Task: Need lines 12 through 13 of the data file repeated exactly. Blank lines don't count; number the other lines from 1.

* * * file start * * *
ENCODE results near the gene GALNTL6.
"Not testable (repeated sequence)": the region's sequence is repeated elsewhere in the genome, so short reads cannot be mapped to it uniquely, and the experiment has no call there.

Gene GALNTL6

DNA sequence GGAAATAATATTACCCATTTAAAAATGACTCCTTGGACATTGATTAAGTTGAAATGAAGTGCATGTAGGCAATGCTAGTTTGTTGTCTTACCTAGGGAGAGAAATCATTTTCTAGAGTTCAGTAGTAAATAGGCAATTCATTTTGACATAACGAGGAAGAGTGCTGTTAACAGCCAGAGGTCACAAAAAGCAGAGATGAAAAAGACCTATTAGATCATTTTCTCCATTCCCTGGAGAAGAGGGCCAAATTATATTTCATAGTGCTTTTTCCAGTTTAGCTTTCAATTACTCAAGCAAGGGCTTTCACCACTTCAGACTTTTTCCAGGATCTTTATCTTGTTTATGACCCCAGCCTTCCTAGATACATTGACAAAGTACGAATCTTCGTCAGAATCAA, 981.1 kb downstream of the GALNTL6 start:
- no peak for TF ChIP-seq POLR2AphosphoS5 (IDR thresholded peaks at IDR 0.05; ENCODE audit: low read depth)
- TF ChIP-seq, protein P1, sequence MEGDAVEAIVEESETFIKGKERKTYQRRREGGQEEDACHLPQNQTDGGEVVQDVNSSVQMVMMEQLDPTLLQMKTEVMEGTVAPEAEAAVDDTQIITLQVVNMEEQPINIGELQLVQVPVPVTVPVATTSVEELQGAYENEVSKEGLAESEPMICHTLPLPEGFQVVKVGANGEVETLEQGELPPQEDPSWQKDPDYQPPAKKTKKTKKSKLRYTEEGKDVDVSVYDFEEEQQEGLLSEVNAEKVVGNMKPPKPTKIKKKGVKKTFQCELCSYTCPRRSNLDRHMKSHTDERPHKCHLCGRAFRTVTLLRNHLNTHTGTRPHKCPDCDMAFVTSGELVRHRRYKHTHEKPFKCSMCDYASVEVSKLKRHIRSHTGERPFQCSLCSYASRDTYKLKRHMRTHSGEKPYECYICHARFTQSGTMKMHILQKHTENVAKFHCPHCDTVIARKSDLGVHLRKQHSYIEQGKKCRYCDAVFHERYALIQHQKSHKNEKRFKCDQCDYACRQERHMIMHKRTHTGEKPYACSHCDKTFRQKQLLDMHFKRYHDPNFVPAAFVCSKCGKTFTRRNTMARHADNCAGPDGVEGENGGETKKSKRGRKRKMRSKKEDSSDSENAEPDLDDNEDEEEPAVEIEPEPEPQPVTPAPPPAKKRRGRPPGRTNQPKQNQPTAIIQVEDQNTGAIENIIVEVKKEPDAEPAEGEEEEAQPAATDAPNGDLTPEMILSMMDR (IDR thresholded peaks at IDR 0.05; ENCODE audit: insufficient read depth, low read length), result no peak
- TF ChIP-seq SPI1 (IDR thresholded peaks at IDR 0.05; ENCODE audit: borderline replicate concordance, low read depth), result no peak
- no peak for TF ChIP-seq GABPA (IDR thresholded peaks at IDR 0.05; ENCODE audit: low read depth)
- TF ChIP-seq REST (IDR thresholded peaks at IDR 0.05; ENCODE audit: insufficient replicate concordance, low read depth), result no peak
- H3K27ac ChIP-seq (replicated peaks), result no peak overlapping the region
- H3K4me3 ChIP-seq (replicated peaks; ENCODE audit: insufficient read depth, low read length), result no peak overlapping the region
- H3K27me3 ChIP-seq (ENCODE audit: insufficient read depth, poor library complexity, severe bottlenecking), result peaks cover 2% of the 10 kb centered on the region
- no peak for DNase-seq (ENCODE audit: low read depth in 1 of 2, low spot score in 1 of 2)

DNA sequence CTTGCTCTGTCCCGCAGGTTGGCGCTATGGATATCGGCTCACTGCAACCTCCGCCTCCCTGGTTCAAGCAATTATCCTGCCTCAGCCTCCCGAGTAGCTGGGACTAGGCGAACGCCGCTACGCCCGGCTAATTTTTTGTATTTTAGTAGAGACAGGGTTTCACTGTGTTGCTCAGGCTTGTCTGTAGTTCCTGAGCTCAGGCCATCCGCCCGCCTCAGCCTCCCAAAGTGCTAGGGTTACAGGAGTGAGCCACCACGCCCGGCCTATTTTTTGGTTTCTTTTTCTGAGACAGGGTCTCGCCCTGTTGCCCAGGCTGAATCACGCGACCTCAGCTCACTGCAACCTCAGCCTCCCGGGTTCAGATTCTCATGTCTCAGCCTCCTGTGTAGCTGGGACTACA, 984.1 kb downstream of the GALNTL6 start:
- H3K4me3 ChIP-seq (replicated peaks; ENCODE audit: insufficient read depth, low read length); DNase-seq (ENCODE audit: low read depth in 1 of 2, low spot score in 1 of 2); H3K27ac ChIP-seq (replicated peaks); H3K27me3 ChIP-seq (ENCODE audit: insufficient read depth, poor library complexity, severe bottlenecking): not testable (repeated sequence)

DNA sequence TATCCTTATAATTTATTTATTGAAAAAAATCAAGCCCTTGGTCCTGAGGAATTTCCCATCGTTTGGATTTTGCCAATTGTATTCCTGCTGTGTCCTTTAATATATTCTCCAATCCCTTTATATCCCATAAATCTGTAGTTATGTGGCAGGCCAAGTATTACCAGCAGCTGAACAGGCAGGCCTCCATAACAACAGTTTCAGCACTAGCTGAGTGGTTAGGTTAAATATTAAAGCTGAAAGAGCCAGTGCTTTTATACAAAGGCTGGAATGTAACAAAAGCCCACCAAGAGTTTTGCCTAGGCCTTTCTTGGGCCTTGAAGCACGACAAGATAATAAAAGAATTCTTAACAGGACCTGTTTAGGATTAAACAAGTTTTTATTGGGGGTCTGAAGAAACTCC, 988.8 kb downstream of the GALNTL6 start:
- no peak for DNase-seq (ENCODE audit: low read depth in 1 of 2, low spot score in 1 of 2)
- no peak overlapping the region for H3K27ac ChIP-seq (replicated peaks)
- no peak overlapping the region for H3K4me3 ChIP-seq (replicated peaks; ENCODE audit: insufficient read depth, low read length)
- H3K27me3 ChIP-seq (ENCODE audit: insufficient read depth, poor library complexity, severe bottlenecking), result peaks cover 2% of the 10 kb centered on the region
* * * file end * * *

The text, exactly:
- H3K27me3 ChIP-seq (ENCODE audit: insufficient read depth, poor library complexity, severe bottlenecking), result peaks cover 2% of the 10 kb centered on the region
- no peak for DNase-seq (ENCODE audit: low read depth in 1 of 2, low spot score in 1 of 2)